A brand-new Mexican tech startup is making its products affordable using a centuries-old financing trick that lets startups and their customers shift their risk toward third-party investors.
Even a $15 product is too expensive for many of the world’s poorest customers. Solar companies have made headlines in recent years with myriad solutions to making their products affordable through microloans, from $1 recharge cards to membership models where an entire village buys into a lighting system. But while media outlets drool over solar’s success, other industries in emerging markets, like the tech industry, have found that existing funding models leave them high and dry.
Take Frogtek, a Mexican social enterprise that creates apps for small shopkeepers in Latin America. In developing the company’s first app, a digital inventory system called Tiendatek, Frogtek found that the basic $100 Android devices used by many shopkeepers didn't run the app smoothly and shopkeepers couldn’t afford the equipment needed, which includes a tablet and barcode scanner. After four years, the company has essentially gone upmarket, relying on a smattering of customers in Mexico and Columbia’s rich capitals.
Frogtek’s potential impact is huge: small convenience stores are one of the biggest employers in Latin America, but often have no formal bookkeeping practices. Shopkeepers can’t get loans because they can’t prove that their business is profitable, and Frogtek’s market data could prove invaluable to major suppliers who currently have limited information on their clients. In an economy of unreliable informal jobs, giving small businesses a way to modernize their business practices could also create more stable employment for hired help.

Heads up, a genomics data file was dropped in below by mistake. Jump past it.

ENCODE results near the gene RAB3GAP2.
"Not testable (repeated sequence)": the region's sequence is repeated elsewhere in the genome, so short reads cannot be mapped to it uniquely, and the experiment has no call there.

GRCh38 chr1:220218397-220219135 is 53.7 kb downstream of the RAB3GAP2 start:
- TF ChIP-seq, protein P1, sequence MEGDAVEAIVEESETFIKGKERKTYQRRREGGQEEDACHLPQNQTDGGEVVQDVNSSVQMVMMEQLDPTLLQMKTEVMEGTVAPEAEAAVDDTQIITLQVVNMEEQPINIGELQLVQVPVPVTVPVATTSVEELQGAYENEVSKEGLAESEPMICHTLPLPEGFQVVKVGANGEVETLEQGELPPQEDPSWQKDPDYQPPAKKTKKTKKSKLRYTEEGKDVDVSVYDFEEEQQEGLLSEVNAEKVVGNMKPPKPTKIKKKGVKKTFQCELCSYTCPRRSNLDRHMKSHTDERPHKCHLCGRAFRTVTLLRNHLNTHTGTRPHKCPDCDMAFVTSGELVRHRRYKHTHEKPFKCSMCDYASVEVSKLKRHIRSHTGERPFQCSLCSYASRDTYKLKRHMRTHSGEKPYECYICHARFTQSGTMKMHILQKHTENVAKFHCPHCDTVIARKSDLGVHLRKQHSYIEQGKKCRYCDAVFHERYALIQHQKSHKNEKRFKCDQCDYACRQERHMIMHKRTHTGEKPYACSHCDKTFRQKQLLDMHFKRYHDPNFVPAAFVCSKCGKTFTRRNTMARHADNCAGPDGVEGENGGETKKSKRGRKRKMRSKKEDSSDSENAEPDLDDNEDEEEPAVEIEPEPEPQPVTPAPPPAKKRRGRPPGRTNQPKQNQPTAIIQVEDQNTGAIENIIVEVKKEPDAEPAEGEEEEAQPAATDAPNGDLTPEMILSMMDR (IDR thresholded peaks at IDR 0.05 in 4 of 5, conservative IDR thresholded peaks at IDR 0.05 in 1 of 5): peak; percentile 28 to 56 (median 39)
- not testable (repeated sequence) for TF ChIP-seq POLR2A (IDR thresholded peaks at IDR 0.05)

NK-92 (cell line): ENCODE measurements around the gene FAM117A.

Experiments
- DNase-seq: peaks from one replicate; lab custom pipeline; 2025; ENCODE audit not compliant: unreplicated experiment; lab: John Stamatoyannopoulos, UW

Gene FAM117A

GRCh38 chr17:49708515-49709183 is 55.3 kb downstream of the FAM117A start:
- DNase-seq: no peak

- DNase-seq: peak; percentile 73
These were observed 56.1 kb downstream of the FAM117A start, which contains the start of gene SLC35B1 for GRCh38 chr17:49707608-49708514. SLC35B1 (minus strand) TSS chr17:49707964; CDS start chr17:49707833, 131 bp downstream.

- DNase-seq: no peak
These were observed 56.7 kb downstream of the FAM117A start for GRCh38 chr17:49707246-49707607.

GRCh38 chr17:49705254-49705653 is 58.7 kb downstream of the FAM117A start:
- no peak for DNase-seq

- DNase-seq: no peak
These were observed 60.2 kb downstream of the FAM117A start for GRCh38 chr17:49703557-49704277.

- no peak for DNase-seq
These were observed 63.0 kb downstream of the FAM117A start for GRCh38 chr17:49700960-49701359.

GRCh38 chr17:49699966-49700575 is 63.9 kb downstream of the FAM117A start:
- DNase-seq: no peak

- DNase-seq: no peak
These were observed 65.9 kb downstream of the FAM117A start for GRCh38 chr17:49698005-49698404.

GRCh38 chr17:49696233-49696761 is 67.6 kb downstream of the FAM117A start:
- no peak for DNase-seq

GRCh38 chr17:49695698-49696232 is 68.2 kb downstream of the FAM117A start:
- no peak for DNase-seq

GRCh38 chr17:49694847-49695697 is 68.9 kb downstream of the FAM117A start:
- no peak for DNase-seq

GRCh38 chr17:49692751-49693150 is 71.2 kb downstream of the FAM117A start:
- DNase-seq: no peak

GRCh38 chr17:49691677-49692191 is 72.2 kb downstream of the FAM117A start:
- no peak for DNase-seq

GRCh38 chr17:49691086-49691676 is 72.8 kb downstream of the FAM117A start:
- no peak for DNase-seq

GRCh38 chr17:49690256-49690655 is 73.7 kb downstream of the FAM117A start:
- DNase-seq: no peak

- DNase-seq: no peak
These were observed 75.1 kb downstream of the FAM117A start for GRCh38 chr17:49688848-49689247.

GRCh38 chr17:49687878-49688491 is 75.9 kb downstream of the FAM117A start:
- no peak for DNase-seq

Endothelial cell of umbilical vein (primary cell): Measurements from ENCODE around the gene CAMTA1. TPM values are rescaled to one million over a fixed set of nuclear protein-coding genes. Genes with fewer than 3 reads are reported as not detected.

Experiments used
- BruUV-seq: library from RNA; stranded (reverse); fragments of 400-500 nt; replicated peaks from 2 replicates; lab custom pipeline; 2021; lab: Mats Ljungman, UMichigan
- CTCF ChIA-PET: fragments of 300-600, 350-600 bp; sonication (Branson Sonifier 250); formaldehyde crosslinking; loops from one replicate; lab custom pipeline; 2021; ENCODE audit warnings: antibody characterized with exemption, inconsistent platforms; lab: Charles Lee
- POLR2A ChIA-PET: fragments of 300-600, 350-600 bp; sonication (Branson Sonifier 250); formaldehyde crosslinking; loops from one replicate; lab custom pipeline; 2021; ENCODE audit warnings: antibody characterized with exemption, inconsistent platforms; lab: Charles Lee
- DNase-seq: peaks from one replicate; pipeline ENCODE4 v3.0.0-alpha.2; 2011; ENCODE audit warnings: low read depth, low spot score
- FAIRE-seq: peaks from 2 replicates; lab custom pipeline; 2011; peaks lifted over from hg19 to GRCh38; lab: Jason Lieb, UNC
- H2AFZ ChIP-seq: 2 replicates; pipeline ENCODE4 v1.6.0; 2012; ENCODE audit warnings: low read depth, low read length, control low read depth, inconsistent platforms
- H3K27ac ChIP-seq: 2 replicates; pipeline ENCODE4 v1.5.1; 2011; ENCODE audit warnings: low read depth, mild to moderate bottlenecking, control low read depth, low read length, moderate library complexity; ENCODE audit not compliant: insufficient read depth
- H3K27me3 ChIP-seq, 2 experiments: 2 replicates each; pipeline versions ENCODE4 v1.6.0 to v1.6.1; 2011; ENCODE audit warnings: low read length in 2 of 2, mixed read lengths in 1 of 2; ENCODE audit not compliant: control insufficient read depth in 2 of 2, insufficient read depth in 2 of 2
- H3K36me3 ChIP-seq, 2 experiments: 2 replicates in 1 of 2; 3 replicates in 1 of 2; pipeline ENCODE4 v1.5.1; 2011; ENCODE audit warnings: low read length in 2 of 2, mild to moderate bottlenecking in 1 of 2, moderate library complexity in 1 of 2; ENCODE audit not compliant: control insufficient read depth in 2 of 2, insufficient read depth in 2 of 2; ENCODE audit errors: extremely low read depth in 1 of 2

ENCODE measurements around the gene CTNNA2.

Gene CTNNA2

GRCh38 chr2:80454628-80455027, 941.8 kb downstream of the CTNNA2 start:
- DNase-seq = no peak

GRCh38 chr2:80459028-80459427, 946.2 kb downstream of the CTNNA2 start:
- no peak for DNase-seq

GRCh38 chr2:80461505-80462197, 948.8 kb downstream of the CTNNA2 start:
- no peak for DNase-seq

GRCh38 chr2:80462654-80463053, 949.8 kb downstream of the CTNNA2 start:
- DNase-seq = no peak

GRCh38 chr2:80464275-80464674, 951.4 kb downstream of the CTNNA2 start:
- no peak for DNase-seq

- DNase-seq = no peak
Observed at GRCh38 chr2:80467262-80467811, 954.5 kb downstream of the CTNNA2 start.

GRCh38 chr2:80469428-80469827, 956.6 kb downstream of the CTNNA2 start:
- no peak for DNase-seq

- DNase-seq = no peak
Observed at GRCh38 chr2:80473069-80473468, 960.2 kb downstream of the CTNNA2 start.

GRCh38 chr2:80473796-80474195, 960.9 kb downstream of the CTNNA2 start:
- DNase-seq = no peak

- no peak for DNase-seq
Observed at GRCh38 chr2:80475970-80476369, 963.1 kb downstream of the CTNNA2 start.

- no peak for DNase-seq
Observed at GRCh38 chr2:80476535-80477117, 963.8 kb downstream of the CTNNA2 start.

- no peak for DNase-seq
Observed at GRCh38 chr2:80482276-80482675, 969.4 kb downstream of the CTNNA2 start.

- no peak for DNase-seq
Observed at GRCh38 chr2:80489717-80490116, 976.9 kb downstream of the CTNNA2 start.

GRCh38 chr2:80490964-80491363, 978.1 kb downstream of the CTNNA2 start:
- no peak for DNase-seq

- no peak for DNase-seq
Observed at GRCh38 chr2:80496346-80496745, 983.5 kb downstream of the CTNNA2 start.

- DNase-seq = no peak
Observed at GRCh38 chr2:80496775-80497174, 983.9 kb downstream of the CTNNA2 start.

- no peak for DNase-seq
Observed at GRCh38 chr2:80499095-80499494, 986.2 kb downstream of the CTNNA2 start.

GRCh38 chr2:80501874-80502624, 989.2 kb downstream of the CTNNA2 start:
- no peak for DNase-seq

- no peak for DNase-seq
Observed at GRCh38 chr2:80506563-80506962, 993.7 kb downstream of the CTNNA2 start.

The key to growth may come from a finance trick called factoring, which dates to before 1400 C.E. A third-party investor would pay for Frogtek’s equipment on behalf of the shopkeepers. Instead of paying Frogtek up front, the shopkeepers end up paying the investor over the next two years. In exchange for providing the capital, the investor pockets about 15 percent of the revenue from Frogtek's associated sales.
In the end, the shopkeepers get their equipment, Frogtek gets its money back quickly and the investor earns a market return.
Invested Development, one of Frogtek’s backers, is trying out this idea with a new investment fund in Africa, which it hopes to expand into Latin America eventually. Though complicated, the model lets tech startups focus on improving their software rather than raising capital. It also gives the startup flexibility so that as the company grows, it doesn’t have to keep selling to the factor and can keep a higher percentage of its sales.
For the time being, Frogtek is already piloting a similar payment model with microfinance non-profit Kiva. While this partnership hasn’t garnered any big headlines yet, other early-stage startups could certainly learn from its example.
Like solar, bottom of the pyramid tech startups need innovative business models to thrive. But innovation isn’t always about reinventing the wheel. Old ideas can work too.